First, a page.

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September 8, 2005
Minneapolis, Minn. — Dave Bicking was so upset that R.T. Rybak and Peter McLaughlin supported the new Twins ballpark that he decided to seek the DFL endorsement for mayor himself. He walked into the DFL convention last May with the hopes of encouraging others to withhold endorsement for Rybak and McLaughlin.
"When I spoke at the DFL city convention, I really felt that I was speaking to some issues that people were not hearing addressed from their leaders in the DFL," Bicking said. "There was some tremendous response to that."
Bicking failed to get the endorsement, but so did Rybak and McLaughlin. Bicking is now running for city council, not as a DFLer but as a member of the Green Party. He says he left the DFL party because McLaughlin, Rybak and other DFLers support public money for stadiums.
"It served for me, and I think for other people, as a symptom of a much larger problem in this city," Bicking said. "When our leaders are neglecting public opinion on an issue that is so public one wonders who are they working for. Who are they listening to? And what's going on in all of the other issues in city government that the public can't pay attention to?"
Stadium politics are nothing new in Minneapolis. In 1997, Minneapolis voters approved a charter change that would forbid the city from spending more than $10 million on a stadium without voter approval. Green Party mayoral candidate Farheen Hakeem is hoping voters are as angry about the stadium issue now as they were then.
Hakeem has been telling voters that she's the only major mayoral candidate who's opposed to using public money for a new ballpark. At a debate last month, Hakeem said she'd prefer to see the money go to other priorities.
"It was so difficult for me to justify $350 million being given to this when I see our schools failing," Hakeem said. "One of the arguments for the stadium is the creation of jobs, that it was going to create more of these jobs. But what you realize is that $350 million could create so many more jobs in public schools."
Hakeem's idea isn't that simple. State lawmakers and Gov. Pawlenty have to approve any new local sales taxes, and a sales tax increase for schools is unlikely. The stadium proposal is attractive to several state lawmakers because it pays for a ballpark without using state money.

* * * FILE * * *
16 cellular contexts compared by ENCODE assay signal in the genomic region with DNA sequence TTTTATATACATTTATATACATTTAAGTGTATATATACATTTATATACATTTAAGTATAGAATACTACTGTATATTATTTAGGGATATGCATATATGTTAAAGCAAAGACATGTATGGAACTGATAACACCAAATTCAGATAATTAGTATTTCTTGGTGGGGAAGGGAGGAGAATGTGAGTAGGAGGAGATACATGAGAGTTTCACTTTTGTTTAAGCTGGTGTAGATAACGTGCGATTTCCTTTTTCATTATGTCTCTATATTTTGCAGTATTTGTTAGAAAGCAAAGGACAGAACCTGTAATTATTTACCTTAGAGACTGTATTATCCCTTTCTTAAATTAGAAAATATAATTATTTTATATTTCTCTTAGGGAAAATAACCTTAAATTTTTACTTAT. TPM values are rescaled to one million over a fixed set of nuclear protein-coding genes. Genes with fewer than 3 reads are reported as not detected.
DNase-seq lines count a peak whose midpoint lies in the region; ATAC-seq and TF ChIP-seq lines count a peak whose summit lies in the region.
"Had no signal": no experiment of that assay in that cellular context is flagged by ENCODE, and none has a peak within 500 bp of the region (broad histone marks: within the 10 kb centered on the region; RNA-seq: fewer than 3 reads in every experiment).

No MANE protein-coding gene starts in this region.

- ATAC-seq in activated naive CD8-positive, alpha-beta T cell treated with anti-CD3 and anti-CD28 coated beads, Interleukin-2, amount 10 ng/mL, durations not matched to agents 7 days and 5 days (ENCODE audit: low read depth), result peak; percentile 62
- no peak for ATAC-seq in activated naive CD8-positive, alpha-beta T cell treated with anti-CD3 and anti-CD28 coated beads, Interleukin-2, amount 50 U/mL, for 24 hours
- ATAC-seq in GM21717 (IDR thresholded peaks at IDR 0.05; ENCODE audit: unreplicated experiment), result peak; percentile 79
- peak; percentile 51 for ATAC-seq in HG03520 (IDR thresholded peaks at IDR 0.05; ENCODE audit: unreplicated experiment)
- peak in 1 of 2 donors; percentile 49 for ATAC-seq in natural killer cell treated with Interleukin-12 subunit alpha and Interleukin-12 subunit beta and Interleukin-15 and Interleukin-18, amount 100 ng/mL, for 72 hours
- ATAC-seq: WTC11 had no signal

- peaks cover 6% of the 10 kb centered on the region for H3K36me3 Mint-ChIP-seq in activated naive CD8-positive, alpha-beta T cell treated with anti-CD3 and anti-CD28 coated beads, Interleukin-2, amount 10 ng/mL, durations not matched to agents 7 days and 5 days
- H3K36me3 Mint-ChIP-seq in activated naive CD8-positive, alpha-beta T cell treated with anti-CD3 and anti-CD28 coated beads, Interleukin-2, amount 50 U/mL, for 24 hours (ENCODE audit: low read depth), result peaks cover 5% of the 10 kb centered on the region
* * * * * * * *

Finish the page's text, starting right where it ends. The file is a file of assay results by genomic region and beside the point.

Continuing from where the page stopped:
The plan would increase sales taxes in Hennepin County by .15 percent. The county would pay $353 million for the downtown Minneapolis ballpark and other improvements. The Twins would kick in $125 million.
Hennepin County Commissioner Peter McLaughlin, who's running for mayor, voted for the sales tax increase. He likes the proposal because Minneapolis residents aren't the only ones who will pay.
"You have all of the people in Hennepin County paying but there are lots of people who either shop in Hennepin County or work in Hennepin County who don't live here and they'll be contributing to this stadium as well," McLaughlin said. "It really does spread the economic burden pretty broadly."
McLaughlin and Rybak say a new ballpark would boost bar and restaurant business in the Minneapolis warehouse district and keep jobs in the city. Rybak opposed public funding for stadiums when he ran for mayor in 2001. He reversed course after he was elected. Rybak says he supports the ballpark proposal but would also like to see sales tax money go to other needs.
"People have a tough time with this because of the priorities," Rybak said. "They hate to see things that they love and that are more important cut at a period of time when we're doing a ballpark. I agree with that so let's build a ballpark and let's not stop there. Lets create a regional funding strategy that lets us do transportation, public health and public libraries and affordable housing and some of the other needs that a great region really needs."
Both Rybak and McLaughlin say they want Gov. Tim Pawlenty to call a special session on the issue. They both also oppose a countywide voter referendum on the tax increase. With both democrats in the race in favor of the stadium plan, Farheen Hakeem hopes the anti-stadium vote will go to her on Tuesday night. The top two finishers in the primary will move on to the November general election.